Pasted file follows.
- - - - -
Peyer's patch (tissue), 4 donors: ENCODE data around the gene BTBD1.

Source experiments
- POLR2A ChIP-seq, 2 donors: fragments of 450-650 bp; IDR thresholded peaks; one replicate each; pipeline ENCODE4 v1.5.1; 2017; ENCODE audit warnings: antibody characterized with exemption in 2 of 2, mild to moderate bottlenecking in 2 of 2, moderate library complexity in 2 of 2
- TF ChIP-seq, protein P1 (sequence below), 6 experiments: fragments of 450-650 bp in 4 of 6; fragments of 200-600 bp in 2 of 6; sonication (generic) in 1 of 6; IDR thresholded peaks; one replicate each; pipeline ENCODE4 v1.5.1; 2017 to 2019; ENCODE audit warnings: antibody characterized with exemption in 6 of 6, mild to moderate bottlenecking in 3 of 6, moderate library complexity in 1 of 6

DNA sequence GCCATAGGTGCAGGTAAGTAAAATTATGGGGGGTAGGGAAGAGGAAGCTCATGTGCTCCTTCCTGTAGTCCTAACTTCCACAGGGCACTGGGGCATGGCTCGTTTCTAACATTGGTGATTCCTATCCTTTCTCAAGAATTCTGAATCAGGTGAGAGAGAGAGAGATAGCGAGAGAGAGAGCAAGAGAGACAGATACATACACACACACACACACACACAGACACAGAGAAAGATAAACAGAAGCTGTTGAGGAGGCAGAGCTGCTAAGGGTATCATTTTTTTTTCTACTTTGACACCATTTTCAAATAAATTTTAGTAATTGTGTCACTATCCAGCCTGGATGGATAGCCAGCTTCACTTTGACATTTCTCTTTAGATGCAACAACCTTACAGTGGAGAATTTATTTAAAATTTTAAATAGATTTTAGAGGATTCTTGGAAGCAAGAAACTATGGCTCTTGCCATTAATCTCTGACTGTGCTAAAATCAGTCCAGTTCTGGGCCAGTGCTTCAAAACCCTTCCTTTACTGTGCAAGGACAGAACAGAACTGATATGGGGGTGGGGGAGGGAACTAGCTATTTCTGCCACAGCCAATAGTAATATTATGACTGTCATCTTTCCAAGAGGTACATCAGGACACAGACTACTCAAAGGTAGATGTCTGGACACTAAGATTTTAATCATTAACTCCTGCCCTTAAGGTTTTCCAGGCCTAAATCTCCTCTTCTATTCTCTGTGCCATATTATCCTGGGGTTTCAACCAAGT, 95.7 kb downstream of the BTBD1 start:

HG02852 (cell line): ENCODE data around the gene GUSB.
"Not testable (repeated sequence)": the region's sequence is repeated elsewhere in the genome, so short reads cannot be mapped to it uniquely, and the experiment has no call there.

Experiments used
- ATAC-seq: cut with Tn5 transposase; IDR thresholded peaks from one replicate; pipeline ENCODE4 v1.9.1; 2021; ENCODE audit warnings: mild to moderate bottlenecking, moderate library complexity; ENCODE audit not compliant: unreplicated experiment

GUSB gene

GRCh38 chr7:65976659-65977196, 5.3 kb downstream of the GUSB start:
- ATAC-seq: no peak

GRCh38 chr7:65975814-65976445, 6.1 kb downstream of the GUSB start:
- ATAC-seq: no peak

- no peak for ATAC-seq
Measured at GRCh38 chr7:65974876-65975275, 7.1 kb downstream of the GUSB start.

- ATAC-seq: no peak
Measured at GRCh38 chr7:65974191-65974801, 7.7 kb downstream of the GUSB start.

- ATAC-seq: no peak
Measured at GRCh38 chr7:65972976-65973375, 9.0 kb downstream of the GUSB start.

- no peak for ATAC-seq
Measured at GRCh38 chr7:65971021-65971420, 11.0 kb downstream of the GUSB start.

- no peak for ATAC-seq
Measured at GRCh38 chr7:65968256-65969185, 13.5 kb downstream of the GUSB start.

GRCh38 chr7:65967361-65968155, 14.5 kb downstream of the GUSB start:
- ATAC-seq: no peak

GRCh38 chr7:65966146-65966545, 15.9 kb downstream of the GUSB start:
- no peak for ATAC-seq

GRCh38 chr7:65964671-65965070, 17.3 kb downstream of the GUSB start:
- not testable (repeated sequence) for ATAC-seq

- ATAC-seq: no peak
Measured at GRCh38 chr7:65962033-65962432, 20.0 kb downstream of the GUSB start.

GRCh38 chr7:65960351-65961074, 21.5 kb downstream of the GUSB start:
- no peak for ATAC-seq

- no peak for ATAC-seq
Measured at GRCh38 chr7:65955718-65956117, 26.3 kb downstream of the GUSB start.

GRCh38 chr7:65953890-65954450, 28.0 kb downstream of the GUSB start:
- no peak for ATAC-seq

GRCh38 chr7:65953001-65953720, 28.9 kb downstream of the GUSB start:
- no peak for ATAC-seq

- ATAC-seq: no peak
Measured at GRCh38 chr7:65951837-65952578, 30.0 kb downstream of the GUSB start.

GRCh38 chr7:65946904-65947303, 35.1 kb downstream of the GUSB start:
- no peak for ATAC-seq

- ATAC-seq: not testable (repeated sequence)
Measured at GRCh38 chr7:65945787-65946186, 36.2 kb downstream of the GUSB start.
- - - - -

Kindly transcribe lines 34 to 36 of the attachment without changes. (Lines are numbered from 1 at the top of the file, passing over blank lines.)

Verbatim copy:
- no peak for ATAC-seq

- no peak for ATAC-seq
Measured at GRCh38 chr7:65955718-65956117, 26.3 kb downstream of the GUSB start.